We were victims of childhood abuse in our differing ways and here we'll share something of what happened to us.

Your comments and contributions are very welcome - and if you're a Survivor of childhood abuse then please, share your story with us.

And if you can, then please help us to all help each other by adding to our Links List of resources for Survivors of Abuse.

You're very welcome to leave us a Comment on a post or you can email us.

Malcolm's Story

My biological father, who ran away when I was 4 used to beat me on the rare occasions that I can remember him coming home. My mother eventually told me he subscribed to the school of thought that believed for boys prevention was better than cure; beatings would ensure that I “grew up right”.

In April 1963, just 2 weeks after my 10th birthday I was molested, in the village bus shelter, by a 16 year old boy who then proceeded to sexually abuse me for the next 3 years. During that time I was forced to perform and endure every conceivable sexual act many of which were deeply distressing. My response to this was bed wetting until I was 12, depression and behavioural abnormalities including unprecedented anger problems. No attention was paid to these issues because my school work remained of an exceptionally high standard.

In 1964 I started Grammar school and on day one became the butt of teasing because of my ginger hair, my glasses and my “funny” Scottish surname. When the other boys discovered I didn’t have a father they called me “Bastard” and nothing I said could change that. My first rugger lesson betrayed my physical frailty and teasing very quickly became bullying added to which, for no reason that I could discern, the boys began to call me “Bum Boy”. On one occasion, incensed by taunts, I tried to strangle one of the bullies. No Master witnessed my attack or the vicious beating I suffered afterwards. I got thrashed at home that night because I ruined my new and very expensive uniform. Bullying was a significant feature of my life for the entire 7 years I was at that school.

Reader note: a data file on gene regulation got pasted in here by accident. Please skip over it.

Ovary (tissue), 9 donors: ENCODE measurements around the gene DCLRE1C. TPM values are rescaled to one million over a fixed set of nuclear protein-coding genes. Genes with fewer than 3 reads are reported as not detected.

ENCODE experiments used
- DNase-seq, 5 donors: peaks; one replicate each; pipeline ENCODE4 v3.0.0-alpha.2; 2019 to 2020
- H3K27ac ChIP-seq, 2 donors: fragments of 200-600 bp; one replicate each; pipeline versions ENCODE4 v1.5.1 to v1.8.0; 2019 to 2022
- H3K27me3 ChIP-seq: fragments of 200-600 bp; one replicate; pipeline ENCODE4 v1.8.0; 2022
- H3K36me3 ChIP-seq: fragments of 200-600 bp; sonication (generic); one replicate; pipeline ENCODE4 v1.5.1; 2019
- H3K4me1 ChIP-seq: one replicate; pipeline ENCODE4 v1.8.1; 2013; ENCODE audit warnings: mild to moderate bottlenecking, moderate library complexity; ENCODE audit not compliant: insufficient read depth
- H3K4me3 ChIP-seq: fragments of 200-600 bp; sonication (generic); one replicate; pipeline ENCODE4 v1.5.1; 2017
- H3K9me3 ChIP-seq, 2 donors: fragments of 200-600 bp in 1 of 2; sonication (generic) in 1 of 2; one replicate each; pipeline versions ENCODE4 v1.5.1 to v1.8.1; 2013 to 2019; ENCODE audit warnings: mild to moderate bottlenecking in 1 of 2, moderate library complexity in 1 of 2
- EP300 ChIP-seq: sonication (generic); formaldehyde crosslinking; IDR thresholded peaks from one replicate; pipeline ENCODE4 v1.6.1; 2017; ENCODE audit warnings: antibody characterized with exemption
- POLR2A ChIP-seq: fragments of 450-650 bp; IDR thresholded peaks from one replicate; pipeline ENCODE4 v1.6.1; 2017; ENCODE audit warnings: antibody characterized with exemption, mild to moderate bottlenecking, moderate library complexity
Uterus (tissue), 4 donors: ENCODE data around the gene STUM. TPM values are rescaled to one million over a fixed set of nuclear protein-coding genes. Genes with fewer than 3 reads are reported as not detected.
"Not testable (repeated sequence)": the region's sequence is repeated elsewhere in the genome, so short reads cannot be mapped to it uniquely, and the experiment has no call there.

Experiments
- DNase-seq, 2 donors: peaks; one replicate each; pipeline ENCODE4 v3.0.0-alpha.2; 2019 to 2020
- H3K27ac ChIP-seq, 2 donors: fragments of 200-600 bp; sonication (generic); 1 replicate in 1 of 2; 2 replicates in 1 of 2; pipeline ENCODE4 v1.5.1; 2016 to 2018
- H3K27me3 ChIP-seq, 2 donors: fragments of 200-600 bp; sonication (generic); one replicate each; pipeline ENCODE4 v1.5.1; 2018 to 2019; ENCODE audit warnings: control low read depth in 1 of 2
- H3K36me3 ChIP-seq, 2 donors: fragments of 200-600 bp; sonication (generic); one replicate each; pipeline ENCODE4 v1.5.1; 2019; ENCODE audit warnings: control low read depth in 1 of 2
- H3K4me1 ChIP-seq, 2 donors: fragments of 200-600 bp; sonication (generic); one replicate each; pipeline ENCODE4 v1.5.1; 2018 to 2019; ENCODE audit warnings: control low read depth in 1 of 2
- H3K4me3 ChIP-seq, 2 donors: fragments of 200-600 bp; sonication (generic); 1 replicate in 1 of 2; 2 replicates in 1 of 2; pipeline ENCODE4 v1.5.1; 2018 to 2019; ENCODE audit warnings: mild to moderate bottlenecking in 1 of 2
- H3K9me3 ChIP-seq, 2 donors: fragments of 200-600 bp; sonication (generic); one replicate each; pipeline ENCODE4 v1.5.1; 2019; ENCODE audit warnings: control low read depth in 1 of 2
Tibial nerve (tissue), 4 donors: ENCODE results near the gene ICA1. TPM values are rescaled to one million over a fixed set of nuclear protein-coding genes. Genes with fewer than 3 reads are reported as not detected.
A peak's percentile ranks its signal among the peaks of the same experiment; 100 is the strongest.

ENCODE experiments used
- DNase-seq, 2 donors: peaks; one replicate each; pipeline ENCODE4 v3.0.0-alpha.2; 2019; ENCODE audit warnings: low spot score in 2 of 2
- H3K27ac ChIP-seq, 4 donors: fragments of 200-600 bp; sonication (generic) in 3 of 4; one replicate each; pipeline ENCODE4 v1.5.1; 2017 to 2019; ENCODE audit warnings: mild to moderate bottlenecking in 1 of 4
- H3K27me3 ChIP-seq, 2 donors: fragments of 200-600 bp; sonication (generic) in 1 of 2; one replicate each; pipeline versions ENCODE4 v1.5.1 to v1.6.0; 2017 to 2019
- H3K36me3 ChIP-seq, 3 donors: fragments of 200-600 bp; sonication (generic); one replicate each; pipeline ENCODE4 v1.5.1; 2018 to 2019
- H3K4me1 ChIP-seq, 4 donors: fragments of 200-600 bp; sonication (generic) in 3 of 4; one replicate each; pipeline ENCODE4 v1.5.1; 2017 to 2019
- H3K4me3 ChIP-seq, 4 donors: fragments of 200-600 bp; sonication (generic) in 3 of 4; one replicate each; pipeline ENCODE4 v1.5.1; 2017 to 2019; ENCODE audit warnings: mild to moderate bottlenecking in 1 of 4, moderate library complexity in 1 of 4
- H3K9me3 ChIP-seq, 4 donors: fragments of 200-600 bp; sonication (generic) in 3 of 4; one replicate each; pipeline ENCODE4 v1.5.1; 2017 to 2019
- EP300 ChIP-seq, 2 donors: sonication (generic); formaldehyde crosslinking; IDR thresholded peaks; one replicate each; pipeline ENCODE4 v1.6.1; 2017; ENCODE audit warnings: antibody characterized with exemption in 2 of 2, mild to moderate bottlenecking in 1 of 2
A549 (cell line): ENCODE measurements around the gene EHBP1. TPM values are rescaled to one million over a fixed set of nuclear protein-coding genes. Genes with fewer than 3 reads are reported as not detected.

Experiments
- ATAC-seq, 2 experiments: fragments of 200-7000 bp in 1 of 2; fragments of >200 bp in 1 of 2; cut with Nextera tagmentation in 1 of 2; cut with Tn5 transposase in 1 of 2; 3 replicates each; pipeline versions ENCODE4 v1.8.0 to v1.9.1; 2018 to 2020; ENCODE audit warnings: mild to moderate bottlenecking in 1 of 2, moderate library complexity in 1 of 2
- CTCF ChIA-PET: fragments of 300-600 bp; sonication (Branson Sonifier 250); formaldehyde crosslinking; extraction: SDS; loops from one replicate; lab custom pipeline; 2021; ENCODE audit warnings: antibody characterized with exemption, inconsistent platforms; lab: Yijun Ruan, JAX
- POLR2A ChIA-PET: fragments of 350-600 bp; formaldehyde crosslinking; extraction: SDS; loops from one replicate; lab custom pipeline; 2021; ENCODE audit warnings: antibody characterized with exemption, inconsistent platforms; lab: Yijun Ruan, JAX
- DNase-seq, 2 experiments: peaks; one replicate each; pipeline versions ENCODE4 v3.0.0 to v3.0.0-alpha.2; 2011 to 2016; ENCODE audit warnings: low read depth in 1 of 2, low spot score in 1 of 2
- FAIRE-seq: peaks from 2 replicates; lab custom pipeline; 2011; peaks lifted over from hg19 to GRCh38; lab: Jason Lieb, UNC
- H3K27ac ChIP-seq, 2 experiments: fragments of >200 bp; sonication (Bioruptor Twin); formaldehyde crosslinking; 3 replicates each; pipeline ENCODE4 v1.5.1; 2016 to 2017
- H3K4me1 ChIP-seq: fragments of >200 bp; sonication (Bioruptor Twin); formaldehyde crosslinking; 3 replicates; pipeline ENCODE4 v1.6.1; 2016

In 1965 my Mother remarried and for a very short time my life seemed to have improved. After 8 years without one I had a Dad, the family was complete again. Dad’s approach to boys and discipline however was very similar to that of my biological father. Depending on the severity of the offence punishment would range from a smack to the belt; the only consistency being that it was delivered to a bare backside often with my sisters as witnesses. Combined with continuing sexual abuse and the misery I was living through at school this additional suffering pushed me further into depression and increased my anger problems.

I discovered the power of sarcasm and how easily other boys could be offended by intellectual superiority so embarked on a campaign of provocation. Repeatedly arriving home with torn clothes, a bloody nose and smashed glasses brought punishment but that only served to intensify my sense of martyrdom.

At 13 the sexual abuse of 3 years suddenly stopped but what should have been a time of celebration was marred by my understanding that I was homosexual; the “Bum Boy” taunts of my form mates had actually been justified. I was aghast. There was no doubt in my mind that this awful truth had to be kept secret, if Dad merely suspected me of being queer he’d drag me off to the doctor demanding that I be “cured”. If the boys in my form got wind of this I’d end up as a bloody smear on the floor of the boy’s toilet. Although free of sexual abuse my life didn’t get better, it got much worse.

At 16 I ran away from home but was caught by the police only 4 miles from home. I was subjected to the most extreme punishment of my life, the chosen instrument being my own belt which I was forced to hand over. After the punishment I was threatened with the harshest boarding school my parents could find so I chose to submit to their will until I was 18.

That’s the story in brief but don’t go away with the idea that my life was ruined by these experiences. That my life was changed and affected is undeniable but an important part of being a survivor rather than a victim is keeping going despite the horrors of the past. I’ve had several high profile jobs and have been successful in a number of fields. I’m currently taking an Access to HE course and hope to win a place at Exeter University in 2011 thus turning the wheel full circle.

My blog An Old Midhurstian has stories from before and after abuse became part of my life. Riven Skies is the home of my creative writing including several of the poems I wrote as a child in direct response to the problems I was dealing with.